D-Backs Native American Appreciation Day draws 700 youth

Stan Bindell/Observer

Arjee Thomas of the Window Rock Kryptonites poses with former Diamondbacks slugger Matt Williams

Stan Bindell/Observer Arjee Thomas of the Window Rock Kryptonites poses with former Diamondbacks slugger Matt Williams

PHOENIX -- Young baseball players enjoy getting attention at professional baseball games.

Arjee Thomas is no different. The 12-year-old played for the Window Rock Kryptonites, who finished second in a youth baseball tournament in the valley, so he was one of many young players drawing the spotlight Aug. 6 at Bank One Ballpark in Phoenix during the seventh annual Native American Appreciation Day.

Thomas said it was cool to have his photo taken with former Diamondbacks slugger Matt Williams and added it was fun being on the field during the pre-game ceremonies.

Thomas and his teammates weren't the only ones enjoying the day, so did his coach, Native American performers and tribal officials.

For Michael Smith, the head coach of the Window Rock Kryptonites, it was a family affair. His wife and two sons were also on the field to receive the awards as his 12-year-old son Robert played for the Kryptonites and his wife Henrietta and 17-year-old son Aubrey both served as assistant coaches.

"I had mixed feelings about taking second place because we could have won it, but the kids enjoyed it and being on the field was way cool," he said. "It was nice to experience this as a family. It caps off our season."

Smith said he thanks the Diamondbacks and the Salt River Pima for making the tournament possible.

"I also want to thank all the parents and supporters," he said.

The Kryptonites had 13 players with four 12 year olds and the rest were 11.

The performers included the Blue Thunder drum group from the Hopi Reservation, the Hopi Yotem (Warriors) from Phoenix, the San Carlos Young, the Begay Family Dancers, Nesbah Yellowhorse from Tuba City, the Yellowbird Dancers from San Carlos and the Marshall Group from Tempe.

Happy Frejo, who is Pawnee/Seminole, sang the national anthem. Frejo sings rhythm and blues for Straight Up, a Phoenix area band.

The tribal royalty attending the game included Little Miss Hualapai Consuela Bravo, Miss Hopi Tara Secakuku, Little Miss Havasupai Starr Livia, Miss Tohono O'odham First Attendant Naomi Miguel, Miss Tohono O'Odham Second Attendant Cheryl Antone, Miss Ft. McDowell Jolene Smith, Miss Kaibab Paiute Elyse Kerez, Miss Indian Arizona Ruby Steele, Miss San Carlos Angela

Stanley and Miss Tohono O'Odham Mary Juan.

The Colorado Rockies beat the Diamondbacks 14-7, but the pre-game activities were festive with Indian song and dance performances as well as the Diamondbacks presenting awards to the top teams from the youth baseball tournament.

Gila River won the youth tournament with the Window Rock Kryptonites grabbing second.

The Salt River Pima-Maricopa Indian Community and the Diamondbacks hosted the seventh annual Inter-tribal Youth baseball tournament from Aug. 2-6. The tournament also included a baseball clinic hosted by the Diamondbacks.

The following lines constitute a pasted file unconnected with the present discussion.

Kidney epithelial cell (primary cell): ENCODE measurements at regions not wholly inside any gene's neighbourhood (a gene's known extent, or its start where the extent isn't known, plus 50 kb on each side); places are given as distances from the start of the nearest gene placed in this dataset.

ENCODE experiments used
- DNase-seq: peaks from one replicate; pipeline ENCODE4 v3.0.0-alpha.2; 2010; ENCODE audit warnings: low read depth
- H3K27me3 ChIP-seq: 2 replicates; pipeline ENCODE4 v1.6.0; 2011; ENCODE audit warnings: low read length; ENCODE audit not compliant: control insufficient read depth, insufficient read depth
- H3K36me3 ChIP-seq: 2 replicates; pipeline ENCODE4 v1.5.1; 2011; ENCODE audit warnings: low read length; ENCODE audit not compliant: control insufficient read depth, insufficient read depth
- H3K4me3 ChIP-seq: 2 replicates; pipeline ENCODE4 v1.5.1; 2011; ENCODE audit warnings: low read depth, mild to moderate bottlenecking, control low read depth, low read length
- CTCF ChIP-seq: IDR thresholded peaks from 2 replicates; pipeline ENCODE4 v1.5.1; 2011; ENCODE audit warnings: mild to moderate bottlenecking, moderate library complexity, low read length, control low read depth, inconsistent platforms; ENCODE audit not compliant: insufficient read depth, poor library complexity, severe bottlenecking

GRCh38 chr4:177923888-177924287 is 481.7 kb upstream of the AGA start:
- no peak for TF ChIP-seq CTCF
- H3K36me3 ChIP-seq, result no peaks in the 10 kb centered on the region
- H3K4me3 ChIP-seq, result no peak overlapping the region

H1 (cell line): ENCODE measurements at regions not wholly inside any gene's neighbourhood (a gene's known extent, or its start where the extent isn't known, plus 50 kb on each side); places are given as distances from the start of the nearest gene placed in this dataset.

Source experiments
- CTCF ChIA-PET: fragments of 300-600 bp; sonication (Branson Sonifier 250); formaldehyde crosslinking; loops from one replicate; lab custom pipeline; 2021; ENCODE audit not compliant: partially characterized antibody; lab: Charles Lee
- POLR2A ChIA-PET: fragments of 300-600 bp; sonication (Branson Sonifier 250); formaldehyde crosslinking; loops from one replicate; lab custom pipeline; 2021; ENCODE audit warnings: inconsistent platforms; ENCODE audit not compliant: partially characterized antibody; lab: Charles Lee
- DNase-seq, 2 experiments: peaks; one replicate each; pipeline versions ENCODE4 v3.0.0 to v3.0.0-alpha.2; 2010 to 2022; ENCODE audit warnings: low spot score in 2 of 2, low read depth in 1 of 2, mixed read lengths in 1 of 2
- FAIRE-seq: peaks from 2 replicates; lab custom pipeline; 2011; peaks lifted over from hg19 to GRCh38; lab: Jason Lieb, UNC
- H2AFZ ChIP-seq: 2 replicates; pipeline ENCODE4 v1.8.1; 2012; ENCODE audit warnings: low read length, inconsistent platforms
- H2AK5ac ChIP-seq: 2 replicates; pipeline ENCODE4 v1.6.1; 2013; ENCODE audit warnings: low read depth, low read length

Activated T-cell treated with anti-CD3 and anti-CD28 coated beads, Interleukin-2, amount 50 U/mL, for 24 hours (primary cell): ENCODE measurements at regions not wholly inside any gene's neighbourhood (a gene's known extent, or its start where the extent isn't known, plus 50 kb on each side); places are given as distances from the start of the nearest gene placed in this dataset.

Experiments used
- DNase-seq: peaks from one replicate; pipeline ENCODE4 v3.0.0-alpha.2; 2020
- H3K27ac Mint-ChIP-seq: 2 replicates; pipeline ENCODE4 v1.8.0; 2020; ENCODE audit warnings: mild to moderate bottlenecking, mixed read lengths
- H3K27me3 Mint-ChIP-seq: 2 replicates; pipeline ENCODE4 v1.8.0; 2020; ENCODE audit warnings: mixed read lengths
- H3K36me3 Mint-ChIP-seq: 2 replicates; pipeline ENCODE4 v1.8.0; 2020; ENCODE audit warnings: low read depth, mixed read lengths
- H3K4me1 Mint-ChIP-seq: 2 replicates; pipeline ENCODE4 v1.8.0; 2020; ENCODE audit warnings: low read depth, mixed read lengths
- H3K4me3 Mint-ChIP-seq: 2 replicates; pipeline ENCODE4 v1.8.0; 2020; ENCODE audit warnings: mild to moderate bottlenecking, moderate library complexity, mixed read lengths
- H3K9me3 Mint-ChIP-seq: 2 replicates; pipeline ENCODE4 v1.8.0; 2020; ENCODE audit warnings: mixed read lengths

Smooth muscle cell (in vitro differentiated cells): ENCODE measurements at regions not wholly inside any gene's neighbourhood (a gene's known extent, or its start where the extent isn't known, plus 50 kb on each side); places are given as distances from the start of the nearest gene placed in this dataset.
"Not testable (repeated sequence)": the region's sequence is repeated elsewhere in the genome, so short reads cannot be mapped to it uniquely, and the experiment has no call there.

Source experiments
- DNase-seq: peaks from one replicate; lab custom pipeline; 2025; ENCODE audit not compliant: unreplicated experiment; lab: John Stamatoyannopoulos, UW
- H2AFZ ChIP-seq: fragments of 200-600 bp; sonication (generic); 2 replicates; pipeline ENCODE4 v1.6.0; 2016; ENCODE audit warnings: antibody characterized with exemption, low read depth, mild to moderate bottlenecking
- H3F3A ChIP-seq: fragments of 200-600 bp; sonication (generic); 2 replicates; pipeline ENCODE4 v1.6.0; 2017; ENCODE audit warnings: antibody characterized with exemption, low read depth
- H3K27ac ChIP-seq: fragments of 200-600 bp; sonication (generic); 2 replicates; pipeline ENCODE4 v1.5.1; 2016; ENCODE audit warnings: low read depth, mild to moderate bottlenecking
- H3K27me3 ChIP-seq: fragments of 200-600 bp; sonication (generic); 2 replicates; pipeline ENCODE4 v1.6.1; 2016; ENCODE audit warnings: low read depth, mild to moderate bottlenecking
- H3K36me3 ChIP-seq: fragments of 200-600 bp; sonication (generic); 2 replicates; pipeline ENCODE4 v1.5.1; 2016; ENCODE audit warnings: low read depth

The Arizona Diamondbacks are the only major league baseball team to establish a tradition of hosting a baseball tournament for Native American youth.

Williams presented the first through fourth place teams with their trophies. Williams said since the tournament and appreciation day began seven years ago that it has grown in popularity.

"They played a great championship game in the heat," he said. "They get to play and learn at the same time."

About 700 Native American youth participated in the tournament and baseball clinic.

"It's nice for the kids, but the best part is they get to learn this great game," he said.

Williams said Native Americans are an important part of the baseball supporters of the Diamondbacks as the team works with them on various issues, especially dealing with charities.

Casinos are one of the sponsors of the Diamondbacks.

Williams noted that he will be participating in a poker night at Gila River Casino Sept. 18. The grand prize is $10,000. Williams said if he wins he'll donate the prize to charity.

"I'm not very good," he said. "But you never know. I could win."

Williams, who retired from playing because of injuries, misses the game.

"I can still play mentally, but not physically. It's still fun being out here," he said.

The D-backs remain in the pennant race in the weak Western Conference. Williams said the D-Backs need to make a little run in order to make the playoffs.

"Nobody is running away with it," he said.

Raphael Bear, president of the Ft. McDowell Apache, said it was a great day and his only complaint was that the announcers need to learn the pronunciations of the Native American names.

"It's good that Native Americans are recognized in this arena. It's not done in many arenas," he said.

President Bear said Native Americans are competitive in many sports including baseball, softball and basketball.

"It's good for the first inhabitants to be recognized," he said.

Jack Jackson Jr., executive director of the Arizona Commission on Indian Affairs, said it's always great to have Native Americans recognized for their sports abilities. He said the Diamondbacks deserve praise for recognizing Native Americans on an annual basis.

Jackson was happy with the Indian performers.

"It was great that today's activities included the dancers. It shows that Indian people are still involved with our culture," he said.

(Stan Bindell, former Observer editor, is journalism and radio teacher at Hopi High School.)


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